Robert Buscemi Interview
Robert Buscemi was a staple of the Chicago comedy scene for years. During his tenure, he won many accolades, including Best Stand Up (2009, Chicago Reader) and Best Comic (both 2005 and 2006, Chicago Snubfest). After being a finalist in the 2007 Chicago Comedy Awards, he was invited to perform at Rooftop Comedy’s very own Aspen Comedy Festival.
Robert is releasing his CD, “Palpable,” this Wednesday, April 28th, at The Annoyance in Chicago. Rooftop had idiot comic Nathan Timmel email Robert Buscemi some questions in advance of this event.
NT: You recorded your new CD “Palpable” at Chicago’s Lincoln Lodge, yet are holding the release party at The Annoyance. Any reason for the shift?
RB: Wow. Good question. Well, the Lincoln Lodge had sound equipment already set up for Cameron Esposito’s recording of her Rooftop CD, “Grab Them Aghast,” just a few weeks before mine. Like me, Cameron did the Rooftop Aspen Comedy Fest too. And I’m a long-time veteran of the Lodge, which has an unbelievably retro vibe to it, which fits my character really well, so it was a great place to record. And we really packed it.
And… The Annoyance is… I’ve cultivated a relationship with The Annoyance over the last few years, performing like 6 or 7 special, one-off shows there. That’s basically just hero worship on my part. I don’t know how much stand-ups outside of Chicago know this, but the Annoyance is like the Sex Pistols of sketch and improv. They’re absolutely legendarily decadent, and just revered as the cool kids in Chicago. There’s a ball cap behind the bar that just says “BORING AND GAY,” which really captures their… just… I don’t know. Just trust me: they’re cool. I always bust my ass to fill the house and then write them thank-you notes and give them any merch I have. I’m kind of gay that way.
Mick Napier teaches there, Susan Messing, Joe Bill, Mark Sutton… those people are legends in the improv world, and I just adore that theater. I used to do improv and tons of theater, so it’s really exciting for me to perform in a theater like that. In fact I’m in Chicago right now, having just hosted three nights at the Chicago Improv Festival, which was great. I hosted a roast for Mark Sutton, and I was just surrounded on stage by all this fantastic talent. I like to get my mind into other forms of comedy for some reason. I find it liberating. So I’m always getting onto improv and sketch bills to do sets or host.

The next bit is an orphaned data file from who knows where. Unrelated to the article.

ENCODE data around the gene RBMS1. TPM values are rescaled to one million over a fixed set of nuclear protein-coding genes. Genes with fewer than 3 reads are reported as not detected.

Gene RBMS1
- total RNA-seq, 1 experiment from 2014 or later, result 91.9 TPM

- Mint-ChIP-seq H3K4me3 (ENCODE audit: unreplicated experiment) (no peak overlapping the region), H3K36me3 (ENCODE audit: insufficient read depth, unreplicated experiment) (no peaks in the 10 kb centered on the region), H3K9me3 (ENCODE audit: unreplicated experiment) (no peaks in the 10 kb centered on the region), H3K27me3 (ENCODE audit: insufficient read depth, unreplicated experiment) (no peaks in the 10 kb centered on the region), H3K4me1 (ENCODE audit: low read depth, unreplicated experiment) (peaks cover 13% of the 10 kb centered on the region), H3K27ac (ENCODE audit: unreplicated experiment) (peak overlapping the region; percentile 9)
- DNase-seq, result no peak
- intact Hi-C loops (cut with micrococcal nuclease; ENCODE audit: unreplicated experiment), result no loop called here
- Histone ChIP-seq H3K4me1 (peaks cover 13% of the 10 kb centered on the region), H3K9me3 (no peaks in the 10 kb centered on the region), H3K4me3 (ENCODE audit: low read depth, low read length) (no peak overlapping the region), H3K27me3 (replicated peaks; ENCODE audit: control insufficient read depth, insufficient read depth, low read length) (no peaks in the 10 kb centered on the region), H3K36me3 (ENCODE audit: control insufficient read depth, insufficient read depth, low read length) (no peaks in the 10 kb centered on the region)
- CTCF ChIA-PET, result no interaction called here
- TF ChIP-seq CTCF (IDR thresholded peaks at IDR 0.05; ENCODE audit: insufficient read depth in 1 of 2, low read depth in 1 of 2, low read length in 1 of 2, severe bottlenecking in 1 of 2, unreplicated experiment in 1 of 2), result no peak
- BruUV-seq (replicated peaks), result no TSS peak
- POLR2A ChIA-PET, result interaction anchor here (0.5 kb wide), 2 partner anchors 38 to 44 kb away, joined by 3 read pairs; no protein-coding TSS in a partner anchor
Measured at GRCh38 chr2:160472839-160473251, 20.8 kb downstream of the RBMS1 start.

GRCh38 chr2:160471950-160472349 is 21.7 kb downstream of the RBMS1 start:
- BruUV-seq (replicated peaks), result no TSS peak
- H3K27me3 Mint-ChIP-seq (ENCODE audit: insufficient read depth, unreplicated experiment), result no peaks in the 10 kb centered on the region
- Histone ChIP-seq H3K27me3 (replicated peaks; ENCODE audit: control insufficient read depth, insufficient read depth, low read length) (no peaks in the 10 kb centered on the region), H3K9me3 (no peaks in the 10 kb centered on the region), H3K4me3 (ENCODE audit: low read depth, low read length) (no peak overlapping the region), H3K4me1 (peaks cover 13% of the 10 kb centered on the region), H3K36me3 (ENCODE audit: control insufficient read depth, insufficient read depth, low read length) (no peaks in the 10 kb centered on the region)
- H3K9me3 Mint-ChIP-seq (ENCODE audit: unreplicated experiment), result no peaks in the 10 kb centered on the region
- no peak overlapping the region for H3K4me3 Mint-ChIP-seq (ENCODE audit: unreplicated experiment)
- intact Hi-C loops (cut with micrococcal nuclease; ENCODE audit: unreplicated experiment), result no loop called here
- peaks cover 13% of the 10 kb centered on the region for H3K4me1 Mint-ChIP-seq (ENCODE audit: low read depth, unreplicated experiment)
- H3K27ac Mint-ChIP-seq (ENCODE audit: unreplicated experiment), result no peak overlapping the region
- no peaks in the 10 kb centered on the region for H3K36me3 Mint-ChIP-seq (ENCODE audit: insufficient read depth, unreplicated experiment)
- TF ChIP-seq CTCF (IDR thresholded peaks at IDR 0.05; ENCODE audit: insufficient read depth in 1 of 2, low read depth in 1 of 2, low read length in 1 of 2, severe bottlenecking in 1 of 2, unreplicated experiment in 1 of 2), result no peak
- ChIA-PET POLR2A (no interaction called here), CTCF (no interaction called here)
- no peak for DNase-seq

It’s weird. Before I did stand-up, I always sniffed around stand-up shows and away from sketch and improv and theater, and now that I do stand-up, I love sniffing back into theater. I’m pretty restless in general.
NT: What kind of setup was used to record “Palpable?”
RB: Just a stage and a mike and a crowd. Maybe 100 people in. The Lodge is the back room of a pancake house; that’s literally what it is. And they have this fake mythology that it’s a fraternal organization like the Elks or the Moose. So you’re back there and it’s just perfect for my comedy, and Mark Geary has always had a really high-end production, considering the goofy space. So I think I wore a tie, and I didn’t get nervous behind the curtain exactly, but I kind of got pumped and did a little spontaneous air-boxing, which is weird for me. I usually just wander up like I’m getting into my bathtub. I’m not always successful, but I’m weirdly calm as a performer, even when a set isn’t going like I want it to. So Adam Burke opened, and he’s one of the very, very best in Chicago. And it was kind of important to me to try to run an undiluted headliner set and not chop a single joke in the editing room. Which we didn’t. The whole thing is in like 53 minutes of absolutely real time. I was really glad to pull that off. I think it’s the theater guy in me — I wanted it to be a “real” listening experience where you heard me from beginning to end, and that’s what it wound up being. And Nathan Winters mixed it really “warm,” he called it, like a record album, which I liked immediately. I don’t know how he thought to do that, but again, it’s perfect for my style